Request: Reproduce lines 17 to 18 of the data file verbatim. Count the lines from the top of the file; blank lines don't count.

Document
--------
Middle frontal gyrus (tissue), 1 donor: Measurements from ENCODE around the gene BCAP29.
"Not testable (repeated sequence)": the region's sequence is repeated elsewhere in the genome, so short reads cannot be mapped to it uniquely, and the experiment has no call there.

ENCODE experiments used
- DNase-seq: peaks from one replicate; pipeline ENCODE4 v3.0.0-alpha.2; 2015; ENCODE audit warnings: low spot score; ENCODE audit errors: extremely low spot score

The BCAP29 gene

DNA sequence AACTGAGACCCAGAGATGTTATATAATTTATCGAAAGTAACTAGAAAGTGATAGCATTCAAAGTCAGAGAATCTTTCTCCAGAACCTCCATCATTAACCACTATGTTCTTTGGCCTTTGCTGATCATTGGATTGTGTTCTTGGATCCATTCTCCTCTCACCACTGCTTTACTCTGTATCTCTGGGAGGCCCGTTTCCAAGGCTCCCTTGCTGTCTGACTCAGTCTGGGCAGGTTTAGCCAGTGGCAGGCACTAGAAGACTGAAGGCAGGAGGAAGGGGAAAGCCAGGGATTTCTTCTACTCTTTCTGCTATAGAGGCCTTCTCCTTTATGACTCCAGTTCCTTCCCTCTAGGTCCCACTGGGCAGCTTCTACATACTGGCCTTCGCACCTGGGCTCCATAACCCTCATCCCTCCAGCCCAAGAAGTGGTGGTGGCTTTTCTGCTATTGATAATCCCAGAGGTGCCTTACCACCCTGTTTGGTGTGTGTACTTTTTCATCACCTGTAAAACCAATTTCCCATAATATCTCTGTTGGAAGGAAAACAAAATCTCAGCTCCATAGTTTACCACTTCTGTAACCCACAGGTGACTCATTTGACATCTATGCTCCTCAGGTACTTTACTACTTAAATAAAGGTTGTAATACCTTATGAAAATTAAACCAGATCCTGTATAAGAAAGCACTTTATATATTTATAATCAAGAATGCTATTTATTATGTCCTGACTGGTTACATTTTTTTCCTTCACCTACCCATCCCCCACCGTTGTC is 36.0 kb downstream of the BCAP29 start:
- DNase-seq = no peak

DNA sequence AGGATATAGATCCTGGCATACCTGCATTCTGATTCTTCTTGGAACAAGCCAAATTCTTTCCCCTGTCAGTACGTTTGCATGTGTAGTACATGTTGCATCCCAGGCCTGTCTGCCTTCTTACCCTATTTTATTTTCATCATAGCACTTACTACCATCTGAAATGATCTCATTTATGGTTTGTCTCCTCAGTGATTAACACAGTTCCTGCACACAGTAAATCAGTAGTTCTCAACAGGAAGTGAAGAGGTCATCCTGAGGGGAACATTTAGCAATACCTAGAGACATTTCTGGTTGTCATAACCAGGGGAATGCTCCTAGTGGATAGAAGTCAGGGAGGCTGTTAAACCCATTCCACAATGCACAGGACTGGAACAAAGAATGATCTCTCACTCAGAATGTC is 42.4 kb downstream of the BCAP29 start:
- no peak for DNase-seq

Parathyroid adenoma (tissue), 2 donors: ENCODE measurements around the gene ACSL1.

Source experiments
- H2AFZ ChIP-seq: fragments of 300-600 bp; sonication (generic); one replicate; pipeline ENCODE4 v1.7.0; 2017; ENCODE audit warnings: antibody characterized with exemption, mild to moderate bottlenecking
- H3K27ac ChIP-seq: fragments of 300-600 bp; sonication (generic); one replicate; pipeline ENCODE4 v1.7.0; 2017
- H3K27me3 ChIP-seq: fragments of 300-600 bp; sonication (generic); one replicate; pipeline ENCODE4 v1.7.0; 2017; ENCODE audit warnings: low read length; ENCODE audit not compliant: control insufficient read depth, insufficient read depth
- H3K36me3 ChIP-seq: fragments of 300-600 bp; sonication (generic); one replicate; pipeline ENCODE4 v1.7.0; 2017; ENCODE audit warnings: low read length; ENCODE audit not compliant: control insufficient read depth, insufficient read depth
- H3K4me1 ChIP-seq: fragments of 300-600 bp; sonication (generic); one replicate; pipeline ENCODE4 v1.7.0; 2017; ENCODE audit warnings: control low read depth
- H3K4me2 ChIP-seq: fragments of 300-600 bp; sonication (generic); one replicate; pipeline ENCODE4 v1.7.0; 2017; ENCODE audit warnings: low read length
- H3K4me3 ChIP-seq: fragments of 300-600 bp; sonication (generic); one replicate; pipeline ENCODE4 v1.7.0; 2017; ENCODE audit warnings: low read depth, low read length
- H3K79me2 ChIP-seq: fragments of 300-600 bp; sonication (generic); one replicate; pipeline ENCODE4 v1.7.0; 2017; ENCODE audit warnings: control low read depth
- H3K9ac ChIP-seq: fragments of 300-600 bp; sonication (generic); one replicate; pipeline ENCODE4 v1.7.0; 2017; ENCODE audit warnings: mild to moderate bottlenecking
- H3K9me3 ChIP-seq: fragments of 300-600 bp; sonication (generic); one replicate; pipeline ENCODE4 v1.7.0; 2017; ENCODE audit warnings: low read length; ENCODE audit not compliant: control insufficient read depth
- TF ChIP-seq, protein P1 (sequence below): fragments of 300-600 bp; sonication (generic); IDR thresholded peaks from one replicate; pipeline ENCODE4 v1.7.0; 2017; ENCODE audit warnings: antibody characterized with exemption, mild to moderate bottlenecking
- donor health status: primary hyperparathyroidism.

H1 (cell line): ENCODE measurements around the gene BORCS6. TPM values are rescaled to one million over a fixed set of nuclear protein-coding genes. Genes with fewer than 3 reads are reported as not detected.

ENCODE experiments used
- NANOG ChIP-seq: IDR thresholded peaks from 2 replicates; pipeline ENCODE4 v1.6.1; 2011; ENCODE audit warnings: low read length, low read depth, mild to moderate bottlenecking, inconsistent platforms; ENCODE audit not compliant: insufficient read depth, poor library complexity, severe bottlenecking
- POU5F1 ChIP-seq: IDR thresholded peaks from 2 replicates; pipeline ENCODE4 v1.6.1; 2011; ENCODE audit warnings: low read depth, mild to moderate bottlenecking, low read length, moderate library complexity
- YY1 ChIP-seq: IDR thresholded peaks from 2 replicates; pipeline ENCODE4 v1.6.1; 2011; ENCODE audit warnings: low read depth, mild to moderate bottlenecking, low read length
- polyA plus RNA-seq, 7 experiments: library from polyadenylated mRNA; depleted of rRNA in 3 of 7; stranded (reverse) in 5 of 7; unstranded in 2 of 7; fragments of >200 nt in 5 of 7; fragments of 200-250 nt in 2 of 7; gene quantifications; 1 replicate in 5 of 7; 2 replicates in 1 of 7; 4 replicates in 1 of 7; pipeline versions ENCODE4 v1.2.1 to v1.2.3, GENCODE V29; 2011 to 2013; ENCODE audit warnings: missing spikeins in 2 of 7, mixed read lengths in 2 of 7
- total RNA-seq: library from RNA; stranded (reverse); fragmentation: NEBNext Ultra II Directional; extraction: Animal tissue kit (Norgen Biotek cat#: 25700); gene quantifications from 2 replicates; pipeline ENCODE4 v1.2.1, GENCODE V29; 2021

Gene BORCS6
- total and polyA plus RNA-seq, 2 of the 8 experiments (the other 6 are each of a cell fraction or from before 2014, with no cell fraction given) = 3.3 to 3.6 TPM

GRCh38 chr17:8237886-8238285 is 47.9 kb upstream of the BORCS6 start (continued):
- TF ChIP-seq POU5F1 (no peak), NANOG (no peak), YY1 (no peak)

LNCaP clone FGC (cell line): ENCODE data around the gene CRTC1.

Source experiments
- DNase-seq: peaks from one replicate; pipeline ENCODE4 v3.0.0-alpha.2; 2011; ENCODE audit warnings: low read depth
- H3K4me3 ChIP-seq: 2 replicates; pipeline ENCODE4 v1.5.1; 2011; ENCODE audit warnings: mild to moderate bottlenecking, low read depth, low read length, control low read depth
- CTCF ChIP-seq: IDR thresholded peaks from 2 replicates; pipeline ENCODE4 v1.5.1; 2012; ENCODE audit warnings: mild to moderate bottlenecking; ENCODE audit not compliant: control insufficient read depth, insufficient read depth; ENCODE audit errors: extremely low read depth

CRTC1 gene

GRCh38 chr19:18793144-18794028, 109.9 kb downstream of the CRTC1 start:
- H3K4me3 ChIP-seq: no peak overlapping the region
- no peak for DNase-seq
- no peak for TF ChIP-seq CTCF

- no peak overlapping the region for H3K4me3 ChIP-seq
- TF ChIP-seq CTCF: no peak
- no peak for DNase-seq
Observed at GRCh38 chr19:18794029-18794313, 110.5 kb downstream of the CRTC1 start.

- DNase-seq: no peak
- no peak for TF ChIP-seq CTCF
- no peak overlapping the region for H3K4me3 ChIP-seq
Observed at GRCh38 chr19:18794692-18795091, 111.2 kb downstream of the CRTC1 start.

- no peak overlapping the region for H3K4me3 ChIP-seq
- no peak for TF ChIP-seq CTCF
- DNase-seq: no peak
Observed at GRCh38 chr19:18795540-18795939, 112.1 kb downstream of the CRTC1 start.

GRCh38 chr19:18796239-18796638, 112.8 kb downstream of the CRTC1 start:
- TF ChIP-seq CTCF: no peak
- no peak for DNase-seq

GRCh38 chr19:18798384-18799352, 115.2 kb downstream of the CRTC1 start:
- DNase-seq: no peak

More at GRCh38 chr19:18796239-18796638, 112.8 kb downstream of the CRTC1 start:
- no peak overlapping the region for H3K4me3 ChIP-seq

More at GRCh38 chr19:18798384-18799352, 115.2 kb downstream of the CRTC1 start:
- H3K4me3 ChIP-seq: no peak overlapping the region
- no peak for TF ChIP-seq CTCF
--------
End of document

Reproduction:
- H3K4me2 ChIP-seq: fragments of 300-600 bp; sonication (generic); one replicate; pipeline ENCODE4 v1.7.0; 2017; ENCODE audit warnings: low read length
- H3K4me3 ChIP-seq: fragments of 300-600 bp; sonication (generic); one replicate; pipeline ENCODE4 v1.7.0; 2017; ENCODE audit warnings: low read depth, low read length